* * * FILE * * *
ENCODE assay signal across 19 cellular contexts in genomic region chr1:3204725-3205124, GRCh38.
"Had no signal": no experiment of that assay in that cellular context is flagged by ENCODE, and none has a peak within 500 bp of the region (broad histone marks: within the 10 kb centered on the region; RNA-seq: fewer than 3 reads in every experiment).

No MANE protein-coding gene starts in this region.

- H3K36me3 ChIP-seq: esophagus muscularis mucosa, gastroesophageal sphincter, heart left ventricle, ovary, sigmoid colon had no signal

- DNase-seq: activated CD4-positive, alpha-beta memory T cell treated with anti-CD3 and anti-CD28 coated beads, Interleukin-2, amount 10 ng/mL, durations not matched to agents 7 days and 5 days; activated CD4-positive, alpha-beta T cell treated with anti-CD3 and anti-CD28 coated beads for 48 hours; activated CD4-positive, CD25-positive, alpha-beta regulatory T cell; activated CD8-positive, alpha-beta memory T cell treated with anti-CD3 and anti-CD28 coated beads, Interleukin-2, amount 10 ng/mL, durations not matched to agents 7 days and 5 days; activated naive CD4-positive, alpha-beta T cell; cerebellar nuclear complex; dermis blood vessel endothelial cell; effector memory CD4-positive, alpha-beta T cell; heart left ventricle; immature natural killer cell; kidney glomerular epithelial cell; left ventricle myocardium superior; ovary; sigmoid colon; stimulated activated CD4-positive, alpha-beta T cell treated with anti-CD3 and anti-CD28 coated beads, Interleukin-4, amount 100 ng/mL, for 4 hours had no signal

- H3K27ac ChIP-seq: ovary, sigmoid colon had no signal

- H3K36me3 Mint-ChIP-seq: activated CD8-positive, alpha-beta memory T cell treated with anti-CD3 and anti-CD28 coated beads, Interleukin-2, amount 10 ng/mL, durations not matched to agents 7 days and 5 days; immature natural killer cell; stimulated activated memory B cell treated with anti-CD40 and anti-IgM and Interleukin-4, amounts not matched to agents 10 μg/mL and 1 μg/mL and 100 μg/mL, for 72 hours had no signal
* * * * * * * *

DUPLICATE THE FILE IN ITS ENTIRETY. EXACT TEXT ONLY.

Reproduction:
ENCODE assay signal across 19 cellular contexts in genomic region chr1:3204725-3205124, GRCh38.
"Had no signal": no experiment of that assay in that cellular context is flagged by ENCODE, and none has a peak within 500 bp of the region (broad histone marks: within the 10 kb centered on the region; RNA-seq: fewer than 3 reads in every experiment).

No MANE protein-coding gene starts in this region.

- H3K36me3 ChIP-seq: esophagus muscularis mucosa, gastroesophageal sphincter, heart left ventricle, ovary, sigmoid colon had no signal

- DNase-seq: activated CD4-positive, alpha-beta memory T cell treated with anti-CD3 and anti-CD28 coated beads, Interleukin-2, amount 10 ng/mL, durations not matched to agents 7 days and 5 days; activated CD4-positive, alpha-beta T cell treated with anti-CD3 and anti-CD28 coated beads for 48 hours; activated CD4-positive, CD25-positive, alpha-beta regulatory T cell; activated CD8-positive, alpha-beta memory T cell treated with anti-CD3 and anti-CD28 coated beads, Interleukin-2, amount 10 ng/mL, durations not matched to agents 7 days and 5 days; activated naive CD4-positive, alpha-beta T cell; cerebellar nuclear complex; dermis blood vessel endothelial cell; effector memory CD4-positive, alpha-beta T cell; heart left ventricle; immature natural killer cell; kidney glomerular epithelial cell; left ventricle myocardium superior; ovary; sigmoid colon; stimulated activated CD4-positive, alpha-beta T cell treated with anti-CD3 and anti-CD28 coated beads, Interleukin-4, amount 100 ng/mL, for 4 hours had no signal

- H3K27ac ChIP-seq: ovary, sigmoid colon had no signal

- H3K36me3 Mint-ChIP-seq: activated CD8-positive, alpha-beta memory T cell treated with anti-CD3 and anti-CD28 coated beads, Interleukin-2, amount 10 ng/mL, durations not matched to agents 7 days and 5 days; immature natural killer cell; stimulated activated memory B cell treated with anti-CD40 and anti-IgM and Interleukin-4, amounts not matched to agents 10 μg/mL and 1 μg/mL and 100 μg/mL, for 72 hours had no signal